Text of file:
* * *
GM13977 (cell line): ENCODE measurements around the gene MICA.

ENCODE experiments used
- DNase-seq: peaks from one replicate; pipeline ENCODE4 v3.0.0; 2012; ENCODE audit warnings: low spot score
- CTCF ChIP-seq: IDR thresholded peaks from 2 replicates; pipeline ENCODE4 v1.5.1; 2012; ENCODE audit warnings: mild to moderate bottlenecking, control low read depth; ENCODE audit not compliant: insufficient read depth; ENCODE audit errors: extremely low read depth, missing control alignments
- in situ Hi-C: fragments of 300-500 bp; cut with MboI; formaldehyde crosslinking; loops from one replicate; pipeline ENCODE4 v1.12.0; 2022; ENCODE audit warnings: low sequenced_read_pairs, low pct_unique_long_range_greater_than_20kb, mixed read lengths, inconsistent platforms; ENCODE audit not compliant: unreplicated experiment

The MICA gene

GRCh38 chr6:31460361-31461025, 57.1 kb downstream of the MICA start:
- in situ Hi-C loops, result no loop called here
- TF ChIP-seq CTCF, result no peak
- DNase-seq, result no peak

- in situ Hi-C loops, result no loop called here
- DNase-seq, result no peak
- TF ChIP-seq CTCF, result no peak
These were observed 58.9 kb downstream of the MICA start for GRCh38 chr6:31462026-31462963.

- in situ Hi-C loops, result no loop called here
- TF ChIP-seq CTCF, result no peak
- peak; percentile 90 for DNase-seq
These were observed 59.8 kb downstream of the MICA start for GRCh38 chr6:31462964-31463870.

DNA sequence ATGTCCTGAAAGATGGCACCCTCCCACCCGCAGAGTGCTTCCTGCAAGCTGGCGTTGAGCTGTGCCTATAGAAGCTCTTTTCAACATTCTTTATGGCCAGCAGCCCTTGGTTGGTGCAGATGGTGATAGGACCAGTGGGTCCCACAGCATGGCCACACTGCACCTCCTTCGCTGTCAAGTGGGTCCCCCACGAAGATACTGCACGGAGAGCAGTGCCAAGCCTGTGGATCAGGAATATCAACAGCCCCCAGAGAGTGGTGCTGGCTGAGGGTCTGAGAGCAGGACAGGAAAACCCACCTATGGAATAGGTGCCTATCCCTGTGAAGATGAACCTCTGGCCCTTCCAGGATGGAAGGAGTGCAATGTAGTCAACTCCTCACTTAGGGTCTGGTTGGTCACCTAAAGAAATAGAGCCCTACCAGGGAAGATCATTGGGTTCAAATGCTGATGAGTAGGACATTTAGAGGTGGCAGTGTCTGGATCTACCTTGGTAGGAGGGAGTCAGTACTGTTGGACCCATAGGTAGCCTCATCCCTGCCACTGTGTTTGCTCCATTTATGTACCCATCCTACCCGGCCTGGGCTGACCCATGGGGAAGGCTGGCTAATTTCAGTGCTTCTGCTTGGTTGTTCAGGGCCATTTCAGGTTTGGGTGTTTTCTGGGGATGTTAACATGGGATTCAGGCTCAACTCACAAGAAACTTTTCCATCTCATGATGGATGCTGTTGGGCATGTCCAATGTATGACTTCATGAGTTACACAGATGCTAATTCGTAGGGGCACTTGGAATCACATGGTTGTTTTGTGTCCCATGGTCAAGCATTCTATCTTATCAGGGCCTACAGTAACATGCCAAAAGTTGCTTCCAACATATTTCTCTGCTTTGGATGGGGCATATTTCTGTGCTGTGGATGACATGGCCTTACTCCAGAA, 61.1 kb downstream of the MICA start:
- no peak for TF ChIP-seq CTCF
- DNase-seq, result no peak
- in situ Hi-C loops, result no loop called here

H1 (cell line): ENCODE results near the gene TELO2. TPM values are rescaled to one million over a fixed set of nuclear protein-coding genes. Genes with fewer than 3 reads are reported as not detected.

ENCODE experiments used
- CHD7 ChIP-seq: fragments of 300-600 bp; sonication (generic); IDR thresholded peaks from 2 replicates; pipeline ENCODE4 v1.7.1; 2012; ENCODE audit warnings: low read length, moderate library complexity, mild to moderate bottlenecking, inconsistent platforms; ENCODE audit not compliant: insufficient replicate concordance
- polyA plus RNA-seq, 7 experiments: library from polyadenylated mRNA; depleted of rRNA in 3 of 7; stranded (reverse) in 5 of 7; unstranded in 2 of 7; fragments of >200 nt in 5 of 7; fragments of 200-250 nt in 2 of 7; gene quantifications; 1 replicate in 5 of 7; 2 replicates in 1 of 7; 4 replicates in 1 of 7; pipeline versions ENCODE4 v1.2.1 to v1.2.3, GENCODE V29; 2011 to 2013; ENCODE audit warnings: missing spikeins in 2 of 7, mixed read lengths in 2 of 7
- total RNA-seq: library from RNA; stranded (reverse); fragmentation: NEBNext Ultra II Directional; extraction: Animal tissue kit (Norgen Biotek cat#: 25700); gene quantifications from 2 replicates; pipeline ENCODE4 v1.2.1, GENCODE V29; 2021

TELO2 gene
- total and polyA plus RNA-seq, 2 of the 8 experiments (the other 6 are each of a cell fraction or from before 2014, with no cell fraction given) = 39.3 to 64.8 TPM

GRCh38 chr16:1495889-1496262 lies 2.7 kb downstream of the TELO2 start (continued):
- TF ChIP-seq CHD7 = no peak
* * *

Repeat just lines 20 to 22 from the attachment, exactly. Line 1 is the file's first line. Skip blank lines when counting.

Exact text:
- no peak for TF ChIP-seq CTCF
- DNase-seq, result no peak
- in situ Hi-C loops, result no loop called here